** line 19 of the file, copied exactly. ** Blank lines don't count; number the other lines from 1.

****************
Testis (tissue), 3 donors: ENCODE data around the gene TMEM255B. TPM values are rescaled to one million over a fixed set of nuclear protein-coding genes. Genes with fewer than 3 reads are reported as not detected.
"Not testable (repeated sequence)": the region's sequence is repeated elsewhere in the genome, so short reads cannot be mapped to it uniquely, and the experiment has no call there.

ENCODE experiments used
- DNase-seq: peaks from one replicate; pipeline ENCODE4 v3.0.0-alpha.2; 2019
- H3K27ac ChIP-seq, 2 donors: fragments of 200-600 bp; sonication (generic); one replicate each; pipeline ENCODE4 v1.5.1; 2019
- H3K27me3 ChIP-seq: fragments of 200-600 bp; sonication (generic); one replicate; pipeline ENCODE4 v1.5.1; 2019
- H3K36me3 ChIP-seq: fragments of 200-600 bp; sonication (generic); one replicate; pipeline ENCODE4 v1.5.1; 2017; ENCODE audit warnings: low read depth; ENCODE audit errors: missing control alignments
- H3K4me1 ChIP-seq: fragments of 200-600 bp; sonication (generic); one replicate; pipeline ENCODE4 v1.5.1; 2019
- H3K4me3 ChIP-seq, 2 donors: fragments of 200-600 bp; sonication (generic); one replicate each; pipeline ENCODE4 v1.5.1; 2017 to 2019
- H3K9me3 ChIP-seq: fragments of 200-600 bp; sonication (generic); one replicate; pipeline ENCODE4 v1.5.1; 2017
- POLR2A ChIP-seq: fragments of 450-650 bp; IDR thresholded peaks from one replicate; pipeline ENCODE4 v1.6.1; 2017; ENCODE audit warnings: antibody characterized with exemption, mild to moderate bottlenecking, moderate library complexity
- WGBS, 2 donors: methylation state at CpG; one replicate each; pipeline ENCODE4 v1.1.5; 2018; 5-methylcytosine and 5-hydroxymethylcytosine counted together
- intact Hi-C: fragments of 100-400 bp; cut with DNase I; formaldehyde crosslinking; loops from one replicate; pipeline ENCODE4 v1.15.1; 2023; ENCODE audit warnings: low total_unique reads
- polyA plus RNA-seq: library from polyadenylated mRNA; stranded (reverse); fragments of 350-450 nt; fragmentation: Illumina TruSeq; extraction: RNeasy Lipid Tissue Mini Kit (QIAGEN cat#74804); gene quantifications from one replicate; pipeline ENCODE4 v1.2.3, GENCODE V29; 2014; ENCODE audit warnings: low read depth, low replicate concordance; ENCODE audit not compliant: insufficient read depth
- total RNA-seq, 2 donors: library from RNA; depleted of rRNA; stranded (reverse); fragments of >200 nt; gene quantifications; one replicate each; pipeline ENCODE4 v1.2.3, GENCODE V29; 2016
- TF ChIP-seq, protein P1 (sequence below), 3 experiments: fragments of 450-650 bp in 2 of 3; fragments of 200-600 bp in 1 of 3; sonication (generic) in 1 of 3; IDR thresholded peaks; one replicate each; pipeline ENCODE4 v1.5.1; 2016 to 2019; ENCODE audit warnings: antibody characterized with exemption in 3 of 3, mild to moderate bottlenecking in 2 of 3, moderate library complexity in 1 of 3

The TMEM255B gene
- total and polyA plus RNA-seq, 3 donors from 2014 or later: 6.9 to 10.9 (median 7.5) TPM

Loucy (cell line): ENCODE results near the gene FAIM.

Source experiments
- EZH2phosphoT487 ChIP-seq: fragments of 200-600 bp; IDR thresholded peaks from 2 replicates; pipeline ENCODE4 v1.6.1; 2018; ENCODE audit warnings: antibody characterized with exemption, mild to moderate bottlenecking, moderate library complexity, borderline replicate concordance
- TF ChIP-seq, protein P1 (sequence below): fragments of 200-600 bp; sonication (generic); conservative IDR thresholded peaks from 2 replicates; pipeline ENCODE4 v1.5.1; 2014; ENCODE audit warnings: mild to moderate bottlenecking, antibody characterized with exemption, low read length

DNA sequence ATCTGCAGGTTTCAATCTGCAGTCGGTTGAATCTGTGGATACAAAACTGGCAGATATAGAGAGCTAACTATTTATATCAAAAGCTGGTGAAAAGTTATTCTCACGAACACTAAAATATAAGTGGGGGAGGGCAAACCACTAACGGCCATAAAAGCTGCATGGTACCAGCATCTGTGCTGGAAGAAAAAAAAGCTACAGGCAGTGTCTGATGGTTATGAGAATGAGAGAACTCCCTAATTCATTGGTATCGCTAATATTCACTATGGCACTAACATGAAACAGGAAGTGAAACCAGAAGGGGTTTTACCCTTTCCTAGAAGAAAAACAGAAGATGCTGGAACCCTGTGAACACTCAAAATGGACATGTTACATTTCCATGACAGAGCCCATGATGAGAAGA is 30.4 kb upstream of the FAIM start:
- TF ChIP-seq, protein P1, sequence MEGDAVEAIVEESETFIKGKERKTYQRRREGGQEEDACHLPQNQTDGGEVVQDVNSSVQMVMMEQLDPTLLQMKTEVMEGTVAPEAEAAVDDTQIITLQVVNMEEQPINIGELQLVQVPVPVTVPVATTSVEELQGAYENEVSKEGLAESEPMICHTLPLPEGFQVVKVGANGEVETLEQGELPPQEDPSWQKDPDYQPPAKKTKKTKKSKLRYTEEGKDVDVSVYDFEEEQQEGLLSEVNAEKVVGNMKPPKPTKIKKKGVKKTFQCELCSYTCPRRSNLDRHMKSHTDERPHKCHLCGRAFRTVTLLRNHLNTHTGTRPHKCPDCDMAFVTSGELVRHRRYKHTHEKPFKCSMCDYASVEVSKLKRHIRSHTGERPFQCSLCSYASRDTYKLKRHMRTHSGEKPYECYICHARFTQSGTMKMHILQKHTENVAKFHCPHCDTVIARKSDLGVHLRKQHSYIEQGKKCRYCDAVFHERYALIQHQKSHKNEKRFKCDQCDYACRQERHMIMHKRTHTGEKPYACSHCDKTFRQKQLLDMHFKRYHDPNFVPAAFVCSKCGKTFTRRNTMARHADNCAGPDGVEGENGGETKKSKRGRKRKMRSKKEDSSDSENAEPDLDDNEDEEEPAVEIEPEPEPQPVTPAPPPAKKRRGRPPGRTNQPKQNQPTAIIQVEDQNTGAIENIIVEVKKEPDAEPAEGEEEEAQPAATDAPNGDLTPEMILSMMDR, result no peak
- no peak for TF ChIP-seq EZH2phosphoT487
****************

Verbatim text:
Loucy (cell line): ENCODE results near the gene FAIM.